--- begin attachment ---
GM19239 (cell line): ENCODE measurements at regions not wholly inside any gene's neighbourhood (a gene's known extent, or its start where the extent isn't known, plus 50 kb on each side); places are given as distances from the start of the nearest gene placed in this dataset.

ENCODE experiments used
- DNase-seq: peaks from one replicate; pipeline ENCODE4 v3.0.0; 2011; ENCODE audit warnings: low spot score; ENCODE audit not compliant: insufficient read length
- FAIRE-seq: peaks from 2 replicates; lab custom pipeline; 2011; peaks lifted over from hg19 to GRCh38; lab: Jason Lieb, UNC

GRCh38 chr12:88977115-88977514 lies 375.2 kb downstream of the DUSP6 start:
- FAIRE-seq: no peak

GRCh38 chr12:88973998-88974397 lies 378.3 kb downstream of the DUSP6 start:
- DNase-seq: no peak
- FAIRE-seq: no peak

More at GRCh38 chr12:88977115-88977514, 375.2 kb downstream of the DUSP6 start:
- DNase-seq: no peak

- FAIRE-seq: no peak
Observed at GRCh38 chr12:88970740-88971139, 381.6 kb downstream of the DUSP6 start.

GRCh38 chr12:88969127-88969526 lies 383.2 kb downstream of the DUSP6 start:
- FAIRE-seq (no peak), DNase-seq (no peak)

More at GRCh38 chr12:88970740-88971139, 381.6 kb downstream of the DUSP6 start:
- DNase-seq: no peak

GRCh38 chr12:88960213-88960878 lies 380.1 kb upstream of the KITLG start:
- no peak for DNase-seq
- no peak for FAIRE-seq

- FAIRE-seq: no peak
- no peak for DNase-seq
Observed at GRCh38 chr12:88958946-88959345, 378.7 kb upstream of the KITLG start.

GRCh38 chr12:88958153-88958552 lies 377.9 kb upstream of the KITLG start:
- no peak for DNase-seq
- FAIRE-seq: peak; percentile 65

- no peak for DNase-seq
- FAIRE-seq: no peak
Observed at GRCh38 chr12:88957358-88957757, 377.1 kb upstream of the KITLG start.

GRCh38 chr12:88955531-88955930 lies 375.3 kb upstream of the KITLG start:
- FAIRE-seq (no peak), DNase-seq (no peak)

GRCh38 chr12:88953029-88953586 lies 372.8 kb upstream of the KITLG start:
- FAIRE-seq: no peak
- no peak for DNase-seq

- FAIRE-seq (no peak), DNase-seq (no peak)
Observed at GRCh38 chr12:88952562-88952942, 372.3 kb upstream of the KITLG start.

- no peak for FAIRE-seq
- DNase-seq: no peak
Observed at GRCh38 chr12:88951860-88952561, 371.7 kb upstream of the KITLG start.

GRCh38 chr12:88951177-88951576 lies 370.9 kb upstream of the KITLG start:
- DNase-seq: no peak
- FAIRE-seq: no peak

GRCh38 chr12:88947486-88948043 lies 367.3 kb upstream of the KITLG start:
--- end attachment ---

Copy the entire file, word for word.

GM19239 (cell line): ENCODE measurements at regions not wholly inside any gene's neighbourhood (a gene's known extent, or its start where the extent isn't known, plus 50 kb on each side); places are given as distances from the start of the nearest gene placed in this dataset.

ENCODE experiments used
- DNase-seq: peaks from one replicate; pipeline ENCODE4 v3.0.0; 2011; ENCODE audit warnings: low spot score; ENCODE audit not compliant: insufficient read length
- FAIRE-seq: peaks from 2 replicates; lab custom pipeline; 2011; peaks lifted over from hg19 to GRCh38; lab: Jason Lieb, UNC

GRCh38 chr12:88977115-88977514 lies 375.2 kb downstream of the DUSP6 start:
- FAIRE-seq: no peak

GRCh38 chr12:88973998-88974397 lies 378.3 kb downstream of the DUSP6 start:
- DNase-seq: no peak
- FAIRE-seq: no peak

More at GRCh38 chr12:88977115-88977514, 375.2 kb downstream of the DUSP6 start:
- DNase-seq: no peak

- FAIRE-seq: no peak
Observed at GRCh38 chr12:88970740-88971139, 381.6 kb downstream of the DUSP6 start.

GRCh38 chr12:88969127-88969526 lies 383.2 kb downstream of the DUSP6 start:
- FAIRE-seq (no peak), DNase-seq (no peak)

More at GRCh38 chr12:88970740-88971139, 381.6 kb downstream of the DUSP6 start:
- DNase-seq: no peak

GRCh38 chr12:88960213-88960878 lies 380.1 kb upstream of the KITLG start:
- no peak for DNase-seq
- no peak for FAIRE-seq

- FAIRE-seq: no peak
- no peak for DNase-seq
Observed at GRCh38 chr12:88958946-88959345, 378.7 kb upstream of the KITLG start.

GRCh38 chr12:88958153-88958552 lies 377.9 kb upstream of the KITLG start:
- no peak for DNase-seq
- FAIRE-seq: peak; percentile 65

- no peak for DNase-seq
- FAIRE-seq: no peak
Observed at GRCh38 chr12:88957358-88957757, 377.1 kb upstream of the KITLG start.

GRCh38 chr12:88955531-88955930 lies 375.3 kb upstream of the KITLG start:
- FAIRE-seq (no peak), DNase-seq (no peak)

GRCh38 chr12:88953029-88953586 lies 372.8 kb upstream of the KITLG start:
- FAIRE-seq: no peak
- no peak for DNase-seq

- FAIRE-seq (no peak), DNase-seq (no peak)
Observed at GRCh38 chr12:88952562-88952942, 372.3 kb upstream of the KITLG start.

- no peak for FAIRE-seq
- DNase-seq: no peak
Observed at GRCh38 chr12:88951860-88952561, 371.7 kb upstream of the KITLG start.

GRCh38 chr12:88951177-88951576 lies 370.9 kb upstream of the KITLG start:
- DNase-seq: no peak
- FAIRE-seq: no peak

GRCh38 chr12:88947486-88948043 lies 367.3 kb upstream of the KITLG start: